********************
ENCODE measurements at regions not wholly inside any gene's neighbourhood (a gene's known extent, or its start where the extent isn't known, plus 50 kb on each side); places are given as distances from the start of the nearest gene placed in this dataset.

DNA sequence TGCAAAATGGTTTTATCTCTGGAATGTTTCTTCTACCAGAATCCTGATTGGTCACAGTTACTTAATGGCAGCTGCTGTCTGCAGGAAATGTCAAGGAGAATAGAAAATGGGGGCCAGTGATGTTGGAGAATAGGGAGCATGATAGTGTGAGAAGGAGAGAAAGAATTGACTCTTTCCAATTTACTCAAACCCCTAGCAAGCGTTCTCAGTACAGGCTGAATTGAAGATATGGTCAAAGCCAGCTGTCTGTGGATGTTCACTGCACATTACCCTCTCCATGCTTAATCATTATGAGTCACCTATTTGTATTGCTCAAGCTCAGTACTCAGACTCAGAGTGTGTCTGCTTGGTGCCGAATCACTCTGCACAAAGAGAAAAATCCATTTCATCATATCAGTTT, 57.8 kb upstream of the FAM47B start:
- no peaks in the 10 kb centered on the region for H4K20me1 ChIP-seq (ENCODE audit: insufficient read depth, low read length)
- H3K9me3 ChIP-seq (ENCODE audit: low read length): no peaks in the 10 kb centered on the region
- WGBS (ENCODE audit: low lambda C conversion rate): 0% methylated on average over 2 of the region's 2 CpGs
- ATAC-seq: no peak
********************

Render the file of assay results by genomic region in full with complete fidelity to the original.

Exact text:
ENCODE measurements at regions not wholly inside any gene's neighbourhood (a gene's known extent, or its start where the extent isn't known, plus 50 kb on each side); places are given as distances from the start of the nearest gene placed in this dataset.

DNA sequence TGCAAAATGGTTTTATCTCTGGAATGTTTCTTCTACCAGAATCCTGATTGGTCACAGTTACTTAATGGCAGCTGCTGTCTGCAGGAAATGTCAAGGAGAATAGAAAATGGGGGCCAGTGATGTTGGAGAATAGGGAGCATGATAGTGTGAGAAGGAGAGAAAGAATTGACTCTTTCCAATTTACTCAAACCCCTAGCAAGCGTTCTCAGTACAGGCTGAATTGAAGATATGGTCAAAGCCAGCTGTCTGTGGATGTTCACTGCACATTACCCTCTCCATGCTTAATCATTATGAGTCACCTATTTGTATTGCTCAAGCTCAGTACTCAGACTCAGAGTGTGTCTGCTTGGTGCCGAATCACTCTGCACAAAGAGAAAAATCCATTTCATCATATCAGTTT, 57.8 kb upstream of the FAM47B start:
- no peaks in the 10 kb centered on the region for H4K20me1 ChIP-seq (ENCODE audit: insufficient read depth, low read length)
- H3K9me3 ChIP-seq (ENCODE audit: low read length): no peaks in the 10 kb centered on the region
- WGBS (ENCODE audit: low lambda C conversion rate): 0% methylated on average over 2 of the region's 2 CpGs
- ATAC-seq: no peak